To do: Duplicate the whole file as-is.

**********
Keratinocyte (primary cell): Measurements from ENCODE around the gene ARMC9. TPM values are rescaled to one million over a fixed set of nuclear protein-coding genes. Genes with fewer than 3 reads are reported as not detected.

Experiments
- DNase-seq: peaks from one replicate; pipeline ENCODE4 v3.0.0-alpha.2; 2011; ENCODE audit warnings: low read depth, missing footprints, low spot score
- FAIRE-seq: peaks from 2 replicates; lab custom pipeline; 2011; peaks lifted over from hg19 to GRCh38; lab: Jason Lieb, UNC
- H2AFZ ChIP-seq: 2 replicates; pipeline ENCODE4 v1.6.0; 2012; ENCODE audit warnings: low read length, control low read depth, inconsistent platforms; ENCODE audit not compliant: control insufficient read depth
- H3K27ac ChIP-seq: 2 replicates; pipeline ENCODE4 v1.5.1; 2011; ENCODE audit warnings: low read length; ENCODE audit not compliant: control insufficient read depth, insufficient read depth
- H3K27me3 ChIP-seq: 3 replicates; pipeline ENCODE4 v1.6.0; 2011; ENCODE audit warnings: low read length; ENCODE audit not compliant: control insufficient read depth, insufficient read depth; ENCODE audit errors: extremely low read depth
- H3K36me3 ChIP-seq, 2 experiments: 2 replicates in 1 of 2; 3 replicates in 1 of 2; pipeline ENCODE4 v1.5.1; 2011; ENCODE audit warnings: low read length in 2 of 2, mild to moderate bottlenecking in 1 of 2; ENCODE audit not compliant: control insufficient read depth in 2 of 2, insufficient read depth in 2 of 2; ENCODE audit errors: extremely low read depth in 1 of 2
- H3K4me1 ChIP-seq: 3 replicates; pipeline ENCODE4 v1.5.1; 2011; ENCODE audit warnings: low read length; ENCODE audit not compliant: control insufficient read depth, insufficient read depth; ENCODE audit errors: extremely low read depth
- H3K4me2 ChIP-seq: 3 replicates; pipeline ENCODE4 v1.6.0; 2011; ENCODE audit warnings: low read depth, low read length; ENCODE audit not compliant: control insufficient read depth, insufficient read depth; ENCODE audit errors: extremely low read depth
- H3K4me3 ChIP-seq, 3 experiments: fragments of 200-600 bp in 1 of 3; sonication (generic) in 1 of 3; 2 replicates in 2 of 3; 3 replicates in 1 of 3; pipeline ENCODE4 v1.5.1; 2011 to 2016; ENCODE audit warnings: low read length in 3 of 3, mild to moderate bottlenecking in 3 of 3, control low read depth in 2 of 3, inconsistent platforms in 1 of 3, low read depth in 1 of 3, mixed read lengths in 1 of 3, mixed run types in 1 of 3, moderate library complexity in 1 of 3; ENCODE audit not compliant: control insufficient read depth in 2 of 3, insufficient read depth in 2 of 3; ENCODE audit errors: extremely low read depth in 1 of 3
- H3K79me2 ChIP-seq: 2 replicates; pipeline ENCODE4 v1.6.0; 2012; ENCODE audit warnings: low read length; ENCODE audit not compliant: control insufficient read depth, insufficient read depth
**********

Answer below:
Keratinocyte (primary cell): Measurements from ENCODE around the gene ARMC9. TPM values are rescaled to one million over a fixed set of nuclear protein-coding genes. Genes with fewer than 3 reads are reported as not detected.

Experiments
- DNase-seq: peaks from one replicate; pipeline ENCODE4 v3.0.0-alpha.2; 2011; ENCODE audit warnings: low read depth, missing footprints, low spot score
- FAIRE-seq: peaks from 2 replicates; lab custom pipeline; 2011; peaks lifted over from hg19 to GRCh38; lab: Jason Lieb, UNC
- H2AFZ ChIP-seq: 2 replicates; pipeline ENCODE4 v1.6.0; 2012; ENCODE audit warnings: low read length, control low read depth, inconsistent platforms; ENCODE audit not compliant: control insufficient read depth
- H3K27ac ChIP-seq: 2 replicates; pipeline ENCODE4 v1.5.1; 2011; ENCODE audit warnings: low read length; ENCODE audit not compliant: control insufficient read depth, insufficient read depth
- H3K27me3 ChIP-seq: 3 replicates; pipeline ENCODE4 v1.6.0; 2011; ENCODE audit warnings: low read length; ENCODE audit not compliant: control insufficient read depth, insufficient read depth; ENCODE audit errors: extremely low read depth
- H3K36me3 ChIP-seq, 2 experiments: 2 replicates in 1 of 2; 3 replicates in 1 of 2; pipeline ENCODE4 v1.5.1; 2011; ENCODE audit warnings: low read length in 2 of 2, mild to moderate bottlenecking in 1 of 2; ENCODE audit not compliant: control insufficient read depth in 2 of 2, insufficient read depth in 2 of 2; ENCODE audit errors: extremely low read depth in 1 of 2
- H3K4me1 ChIP-seq: 3 replicates; pipeline ENCODE4 v1.5.1; 2011; ENCODE audit warnings: low read length; ENCODE audit not compliant: control insufficient read depth, insufficient read depth; ENCODE audit errors: extremely low read depth
- H3K4me2 ChIP-seq: 3 replicates; pipeline ENCODE4 v1.6.0; 2011; ENCODE audit warnings: low read depth, low read length; ENCODE audit not compliant: control insufficient read depth, insufficient read depth; ENCODE audit errors: extremely low read depth
- H3K4me3 ChIP-seq, 3 experiments: fragments of 200-600 bp in 1 of 3; sonication (generic) in 1 of 3; 2 replicates in 2 of 3; 3 replicates in 1 of 3; pipeline ENCODE4 v1.5.1; 2011 to 2016; ENCODE audit warnings: low read length in 3 of 3, mild to moderate bottlenecking in 3 of 3, control low read depth in 2 of 3, inconsistent platforms in 1 of 3, low read depth in 1 of 3, mixed read lengths in 1 of 3, mixed run types in 1 of 3, moderate library complexity in 1 of 3; ENCODE audit not compliant: control insufficient read depth in 2 of 3, insufficient read depth in 2 of 3; ENCODE audit errors: extremely low read depth in 1 of 3
- H3K79me2 ChIP-seq: 2 replicates; pipeline ENCODE4 v1.6.0; 2012; ENCODE audit warnings: low read length; ENCODE audit not compliant: control insufficient read depth, insufficient read depth